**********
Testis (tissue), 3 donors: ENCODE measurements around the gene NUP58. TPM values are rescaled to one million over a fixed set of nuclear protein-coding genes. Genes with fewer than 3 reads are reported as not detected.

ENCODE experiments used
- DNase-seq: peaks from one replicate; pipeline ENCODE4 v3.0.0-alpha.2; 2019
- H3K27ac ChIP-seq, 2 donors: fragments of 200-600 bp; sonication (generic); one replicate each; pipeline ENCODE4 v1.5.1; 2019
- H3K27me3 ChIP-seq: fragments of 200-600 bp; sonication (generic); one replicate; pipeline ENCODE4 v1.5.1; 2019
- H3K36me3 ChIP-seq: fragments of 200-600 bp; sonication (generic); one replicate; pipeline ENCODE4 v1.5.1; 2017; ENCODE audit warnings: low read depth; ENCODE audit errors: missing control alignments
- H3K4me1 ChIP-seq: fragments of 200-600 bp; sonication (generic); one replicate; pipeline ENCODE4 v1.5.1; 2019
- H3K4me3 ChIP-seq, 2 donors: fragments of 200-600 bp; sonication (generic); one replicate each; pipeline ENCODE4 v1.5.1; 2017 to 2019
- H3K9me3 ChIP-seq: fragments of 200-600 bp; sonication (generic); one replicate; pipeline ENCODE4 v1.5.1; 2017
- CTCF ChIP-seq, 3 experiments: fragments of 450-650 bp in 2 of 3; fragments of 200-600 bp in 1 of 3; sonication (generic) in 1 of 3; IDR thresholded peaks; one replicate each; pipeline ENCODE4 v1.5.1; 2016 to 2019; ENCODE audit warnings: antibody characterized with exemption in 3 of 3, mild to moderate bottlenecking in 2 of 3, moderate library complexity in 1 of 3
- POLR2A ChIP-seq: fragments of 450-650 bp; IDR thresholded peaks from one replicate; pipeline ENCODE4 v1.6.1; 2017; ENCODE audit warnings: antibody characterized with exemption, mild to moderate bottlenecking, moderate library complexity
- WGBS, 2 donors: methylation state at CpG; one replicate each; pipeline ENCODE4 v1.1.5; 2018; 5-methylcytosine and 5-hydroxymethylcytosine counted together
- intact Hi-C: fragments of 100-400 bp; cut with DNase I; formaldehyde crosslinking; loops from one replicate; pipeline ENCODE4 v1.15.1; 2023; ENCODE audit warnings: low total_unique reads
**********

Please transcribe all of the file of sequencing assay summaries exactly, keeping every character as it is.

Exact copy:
Testis (tissue), 3 donors: ENCODE measurements around the gene NUP58. TPM values are rescaled to one million over a fixed set of nuclear protein-coding genes. Genes with fewer than 3 reads are reported as not detected.

ENCODE experiments used
- DNase-seq: peaks from one replicate; pipeline ENCODE4 v3.0.0-alpha.2; 2019
- H3K27ac ChIP-seq, 2 donors: fragments of 200-600 bp; sonication (generic); one replicate each; pipeline ENCODE4 v1.5.1; 2019
- H3K27me3 ChIP-seq: fragments of 200-600 bp; sonication (generic); one replicate; pipeline ENCODE4 v1.5.1; 2019
- H3K36me3 ChIP-seq: fragments of 200-600 bp; sonication (generic); one replicate; pipeline ENCODE4 v1.5.1; 2017; ENCODE audit warnings: low read depth; ENCODE audit errors: missing control alignments
- H3K4me1 ChIP-seq: fragments of 200-600 bp; sonication (generic); one replicate; pipeline ENCODE4 v1.5.1; 2019
- H3K4me3 ChIP-seq, 2 donors: fragments of 200-600 bp; sonication (generic); one replicate each; pipeline ENCODE4 v1.5.1; 2017 to 2019
- H3K9me3 ChIP-seq: fragments of 200-600 bp; sonication (generic); one replicate; pipeline ENCODE4 v1.5.1; 2017
- CTCF ChIP-seq, 3 experiments: fragments of 450-650 bp in 2 of 3; fragments of 200-600 bp in 1 of 3; sonication (generic) in 1 of 3; IDR thresholded peaks; one replicate each; pipeline ENCODE4 v1.5.1; 2016 to 2019; ENCODE audit warnings: antibody characterized with exemption in 3 of 3, mild to moderate bottlenecking in 2 of 3, moderate library complexity in 1 of 3
- POLR2A ChIP-seq: fragments of 450-650 bp; IDR thresholded peaks from one replicate; pipeline ENCODE4 v1.6.1; 2017; ENCODE audit warnings: antibody characterized with exemption, mild to moderate bottlenecking, moderate library complexity
- WGBS, 2 donors: methylation state at CpG; one replicate each; pipeline ENCODE4 v1.1.5; 2018; 5-methylcytosine and 5-hydroxymethylcytosine counted together
- intact Hi-C: fragments of 100-400 bp; cut with DNase I; formaldehyde crosslinking; loops from one replicate; pipeline ENCODE4 v1.15.1; 2023; ENCODE audit warnings: low total_unique reads